Knowledge of Zika and Perception of Risk among Sexually Active US Adults: Results from a Nationally Representative Sample

Objective. To examine knowledge of Zika transmission and risk perception and to assess variability by condom use in a probability sample of sexually-active adults in the United States. Methods. Data for this study came from the 2016 wave of the National Survey of Sexual Health and Behavior, a nationally representative probability sample of adults in the United States. Data were collected in November 2016 via a cross-sectional Internet-based survey administered to members of a Knowledge Panel, an address-based random sample service managed by GfK. A weighted subsample (n = 1 713) of sexually active adults, 18 – 50 years of age, was included in analyses. Results. More than 90% of men and women reported low or no perceived risk of Zika. Most participants identified mosquito bite as a route of transmission, while significantly fewer identified sexual intercourse (≈ 40%) and vertical (29% men, 41% women) transmission routes. Conclusion. Sexually-active adults in the United States, especially young men, lack awareness of sexual and vertical transmission of Zika Virus. Given the likely endemic nature of Zika, this low-risk perception is an important prevention challenge. Zika prevention messaging should address lesser known transmission routes, emphasize male education, and promote correct and consistent condom use.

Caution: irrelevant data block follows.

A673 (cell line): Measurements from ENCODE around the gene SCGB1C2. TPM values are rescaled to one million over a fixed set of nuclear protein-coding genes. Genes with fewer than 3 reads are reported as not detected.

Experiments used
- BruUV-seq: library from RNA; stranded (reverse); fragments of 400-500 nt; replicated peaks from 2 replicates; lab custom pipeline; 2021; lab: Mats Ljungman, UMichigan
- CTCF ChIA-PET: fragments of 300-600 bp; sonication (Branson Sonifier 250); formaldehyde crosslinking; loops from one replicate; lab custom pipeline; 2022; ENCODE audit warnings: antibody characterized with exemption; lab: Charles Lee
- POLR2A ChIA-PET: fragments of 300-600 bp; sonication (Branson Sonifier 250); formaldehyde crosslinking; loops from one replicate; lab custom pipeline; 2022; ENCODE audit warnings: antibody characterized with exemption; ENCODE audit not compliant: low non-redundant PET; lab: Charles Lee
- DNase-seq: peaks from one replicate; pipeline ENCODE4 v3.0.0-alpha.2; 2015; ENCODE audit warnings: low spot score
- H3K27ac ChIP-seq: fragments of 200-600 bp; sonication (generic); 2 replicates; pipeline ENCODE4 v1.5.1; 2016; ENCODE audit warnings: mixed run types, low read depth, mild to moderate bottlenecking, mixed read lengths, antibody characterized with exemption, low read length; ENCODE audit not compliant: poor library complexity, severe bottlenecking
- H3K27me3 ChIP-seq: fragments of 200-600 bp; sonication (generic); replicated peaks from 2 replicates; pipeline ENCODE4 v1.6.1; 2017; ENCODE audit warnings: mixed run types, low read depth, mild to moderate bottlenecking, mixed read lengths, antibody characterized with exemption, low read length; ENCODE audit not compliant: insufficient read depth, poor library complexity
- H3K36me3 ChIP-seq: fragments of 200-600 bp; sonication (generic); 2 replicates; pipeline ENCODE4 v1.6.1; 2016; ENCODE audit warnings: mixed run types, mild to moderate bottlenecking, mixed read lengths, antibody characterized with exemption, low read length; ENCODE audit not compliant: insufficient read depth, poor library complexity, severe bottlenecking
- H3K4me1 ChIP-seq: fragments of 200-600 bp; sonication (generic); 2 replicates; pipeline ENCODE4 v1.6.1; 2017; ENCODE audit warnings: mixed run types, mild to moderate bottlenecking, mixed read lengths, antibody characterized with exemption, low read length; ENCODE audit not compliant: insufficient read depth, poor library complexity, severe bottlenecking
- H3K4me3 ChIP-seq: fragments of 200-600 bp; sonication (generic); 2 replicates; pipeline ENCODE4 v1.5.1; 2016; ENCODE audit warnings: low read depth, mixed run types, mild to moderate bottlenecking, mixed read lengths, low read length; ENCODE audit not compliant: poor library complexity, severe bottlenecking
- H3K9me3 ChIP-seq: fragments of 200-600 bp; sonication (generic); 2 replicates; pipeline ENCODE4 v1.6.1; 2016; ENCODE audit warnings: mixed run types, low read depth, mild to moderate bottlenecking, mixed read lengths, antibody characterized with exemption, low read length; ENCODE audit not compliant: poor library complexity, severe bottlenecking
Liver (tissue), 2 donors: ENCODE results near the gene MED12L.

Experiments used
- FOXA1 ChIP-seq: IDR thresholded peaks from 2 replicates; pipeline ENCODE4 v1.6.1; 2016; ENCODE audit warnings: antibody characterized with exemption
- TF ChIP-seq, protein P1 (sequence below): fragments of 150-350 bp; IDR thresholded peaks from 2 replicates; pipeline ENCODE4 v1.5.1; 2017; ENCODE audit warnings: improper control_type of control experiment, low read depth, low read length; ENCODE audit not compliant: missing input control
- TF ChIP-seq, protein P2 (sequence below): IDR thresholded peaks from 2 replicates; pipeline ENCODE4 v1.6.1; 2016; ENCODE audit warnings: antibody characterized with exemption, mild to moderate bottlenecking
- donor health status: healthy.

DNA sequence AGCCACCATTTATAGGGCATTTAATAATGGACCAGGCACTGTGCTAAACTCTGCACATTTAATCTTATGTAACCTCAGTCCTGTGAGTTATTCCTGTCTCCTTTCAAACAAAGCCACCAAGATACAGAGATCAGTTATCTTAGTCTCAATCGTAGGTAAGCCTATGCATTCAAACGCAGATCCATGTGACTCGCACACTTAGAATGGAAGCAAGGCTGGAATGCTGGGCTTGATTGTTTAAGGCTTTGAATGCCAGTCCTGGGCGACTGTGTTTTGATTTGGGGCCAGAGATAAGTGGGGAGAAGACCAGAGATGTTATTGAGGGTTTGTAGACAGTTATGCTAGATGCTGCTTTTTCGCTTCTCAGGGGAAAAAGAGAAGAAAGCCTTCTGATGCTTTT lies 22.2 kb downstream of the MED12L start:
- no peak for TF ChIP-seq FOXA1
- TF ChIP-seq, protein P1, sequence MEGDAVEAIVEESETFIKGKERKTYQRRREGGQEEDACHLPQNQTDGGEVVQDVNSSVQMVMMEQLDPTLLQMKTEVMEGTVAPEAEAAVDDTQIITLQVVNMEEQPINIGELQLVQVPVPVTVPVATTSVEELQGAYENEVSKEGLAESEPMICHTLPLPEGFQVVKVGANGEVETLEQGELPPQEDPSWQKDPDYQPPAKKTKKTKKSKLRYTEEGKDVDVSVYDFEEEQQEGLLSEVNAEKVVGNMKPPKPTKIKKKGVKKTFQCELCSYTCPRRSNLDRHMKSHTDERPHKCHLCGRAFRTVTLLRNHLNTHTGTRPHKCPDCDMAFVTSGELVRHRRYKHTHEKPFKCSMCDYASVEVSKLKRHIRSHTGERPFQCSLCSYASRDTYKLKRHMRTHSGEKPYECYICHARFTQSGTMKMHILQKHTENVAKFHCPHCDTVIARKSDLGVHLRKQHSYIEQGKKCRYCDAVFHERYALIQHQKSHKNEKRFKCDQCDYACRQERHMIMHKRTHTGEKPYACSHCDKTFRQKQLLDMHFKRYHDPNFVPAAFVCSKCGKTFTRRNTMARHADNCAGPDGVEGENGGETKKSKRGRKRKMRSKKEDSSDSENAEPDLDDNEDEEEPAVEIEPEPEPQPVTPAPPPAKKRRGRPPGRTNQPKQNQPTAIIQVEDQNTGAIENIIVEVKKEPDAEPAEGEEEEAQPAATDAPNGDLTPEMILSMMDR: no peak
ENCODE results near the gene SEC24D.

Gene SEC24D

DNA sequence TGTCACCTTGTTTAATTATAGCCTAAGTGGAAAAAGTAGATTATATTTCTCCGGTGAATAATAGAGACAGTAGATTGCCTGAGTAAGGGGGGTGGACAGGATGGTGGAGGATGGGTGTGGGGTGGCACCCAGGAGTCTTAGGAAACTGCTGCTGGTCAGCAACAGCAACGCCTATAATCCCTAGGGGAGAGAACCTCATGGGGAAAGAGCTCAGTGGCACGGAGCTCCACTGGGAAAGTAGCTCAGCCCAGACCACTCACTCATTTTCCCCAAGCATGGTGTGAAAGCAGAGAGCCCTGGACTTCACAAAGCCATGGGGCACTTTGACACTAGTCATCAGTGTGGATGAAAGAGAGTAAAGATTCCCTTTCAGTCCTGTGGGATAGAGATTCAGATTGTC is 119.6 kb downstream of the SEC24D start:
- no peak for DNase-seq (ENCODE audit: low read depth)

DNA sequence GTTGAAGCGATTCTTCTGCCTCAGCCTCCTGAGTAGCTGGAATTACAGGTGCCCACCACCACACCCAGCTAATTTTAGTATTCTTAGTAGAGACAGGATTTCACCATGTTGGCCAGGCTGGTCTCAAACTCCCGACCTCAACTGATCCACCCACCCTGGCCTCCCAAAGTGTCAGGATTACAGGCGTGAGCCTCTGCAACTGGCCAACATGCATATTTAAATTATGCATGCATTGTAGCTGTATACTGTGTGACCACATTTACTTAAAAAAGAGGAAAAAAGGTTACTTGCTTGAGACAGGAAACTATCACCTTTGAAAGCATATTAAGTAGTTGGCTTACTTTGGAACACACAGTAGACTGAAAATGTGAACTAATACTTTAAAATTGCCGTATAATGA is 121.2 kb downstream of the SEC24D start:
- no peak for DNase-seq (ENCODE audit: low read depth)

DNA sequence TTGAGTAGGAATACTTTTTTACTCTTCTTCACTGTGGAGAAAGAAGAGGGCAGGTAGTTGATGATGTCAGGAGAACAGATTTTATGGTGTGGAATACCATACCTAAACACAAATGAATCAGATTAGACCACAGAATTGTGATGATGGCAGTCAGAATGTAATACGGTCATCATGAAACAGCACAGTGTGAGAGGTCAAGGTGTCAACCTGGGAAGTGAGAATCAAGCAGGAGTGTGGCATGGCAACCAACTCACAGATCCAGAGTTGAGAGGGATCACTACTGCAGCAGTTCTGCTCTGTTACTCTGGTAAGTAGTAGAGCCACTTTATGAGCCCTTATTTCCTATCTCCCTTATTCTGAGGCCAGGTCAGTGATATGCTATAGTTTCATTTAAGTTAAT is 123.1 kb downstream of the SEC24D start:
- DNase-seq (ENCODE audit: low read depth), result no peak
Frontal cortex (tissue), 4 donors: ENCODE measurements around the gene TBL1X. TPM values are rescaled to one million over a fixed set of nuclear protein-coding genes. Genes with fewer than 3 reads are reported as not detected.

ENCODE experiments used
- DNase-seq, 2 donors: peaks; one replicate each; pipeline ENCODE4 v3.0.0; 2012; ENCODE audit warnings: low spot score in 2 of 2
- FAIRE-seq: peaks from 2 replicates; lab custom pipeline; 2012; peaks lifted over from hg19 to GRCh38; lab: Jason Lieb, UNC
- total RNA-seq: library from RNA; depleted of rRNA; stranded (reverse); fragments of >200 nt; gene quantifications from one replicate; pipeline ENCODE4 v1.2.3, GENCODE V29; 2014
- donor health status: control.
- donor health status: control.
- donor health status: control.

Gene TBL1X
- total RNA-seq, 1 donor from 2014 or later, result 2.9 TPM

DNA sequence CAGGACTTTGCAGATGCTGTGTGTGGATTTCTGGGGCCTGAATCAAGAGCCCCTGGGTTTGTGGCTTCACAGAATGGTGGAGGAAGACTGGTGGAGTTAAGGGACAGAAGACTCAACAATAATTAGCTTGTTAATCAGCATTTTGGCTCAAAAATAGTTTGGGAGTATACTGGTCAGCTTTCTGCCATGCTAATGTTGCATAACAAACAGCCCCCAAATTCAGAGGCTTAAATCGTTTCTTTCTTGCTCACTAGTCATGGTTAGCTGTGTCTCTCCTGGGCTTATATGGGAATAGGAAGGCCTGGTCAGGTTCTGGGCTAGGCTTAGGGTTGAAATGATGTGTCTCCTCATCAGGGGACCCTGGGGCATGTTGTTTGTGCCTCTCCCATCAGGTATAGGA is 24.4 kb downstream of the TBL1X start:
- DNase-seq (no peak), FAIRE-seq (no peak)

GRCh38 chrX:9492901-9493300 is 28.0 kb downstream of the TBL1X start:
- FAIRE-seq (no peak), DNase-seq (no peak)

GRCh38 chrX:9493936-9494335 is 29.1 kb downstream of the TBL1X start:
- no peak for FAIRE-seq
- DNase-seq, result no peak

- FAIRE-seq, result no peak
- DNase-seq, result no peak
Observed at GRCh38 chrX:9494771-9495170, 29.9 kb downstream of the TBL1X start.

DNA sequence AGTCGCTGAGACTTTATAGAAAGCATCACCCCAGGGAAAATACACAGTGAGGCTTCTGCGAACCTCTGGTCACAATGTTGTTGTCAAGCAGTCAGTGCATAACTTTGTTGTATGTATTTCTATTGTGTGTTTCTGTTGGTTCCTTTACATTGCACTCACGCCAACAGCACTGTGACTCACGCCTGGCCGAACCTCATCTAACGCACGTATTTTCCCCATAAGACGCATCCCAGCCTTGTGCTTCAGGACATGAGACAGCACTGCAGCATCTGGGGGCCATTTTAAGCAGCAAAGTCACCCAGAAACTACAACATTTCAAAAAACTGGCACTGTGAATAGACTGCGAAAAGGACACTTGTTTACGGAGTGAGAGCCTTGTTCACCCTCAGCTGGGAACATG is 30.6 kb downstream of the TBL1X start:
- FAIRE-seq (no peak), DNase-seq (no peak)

Publication Date:
Mar 01 2018
Date Submitted:
Nov 21 2018
Pan American Public Health Journal

 Record created 2018-11-21, last modified 2019-04-03

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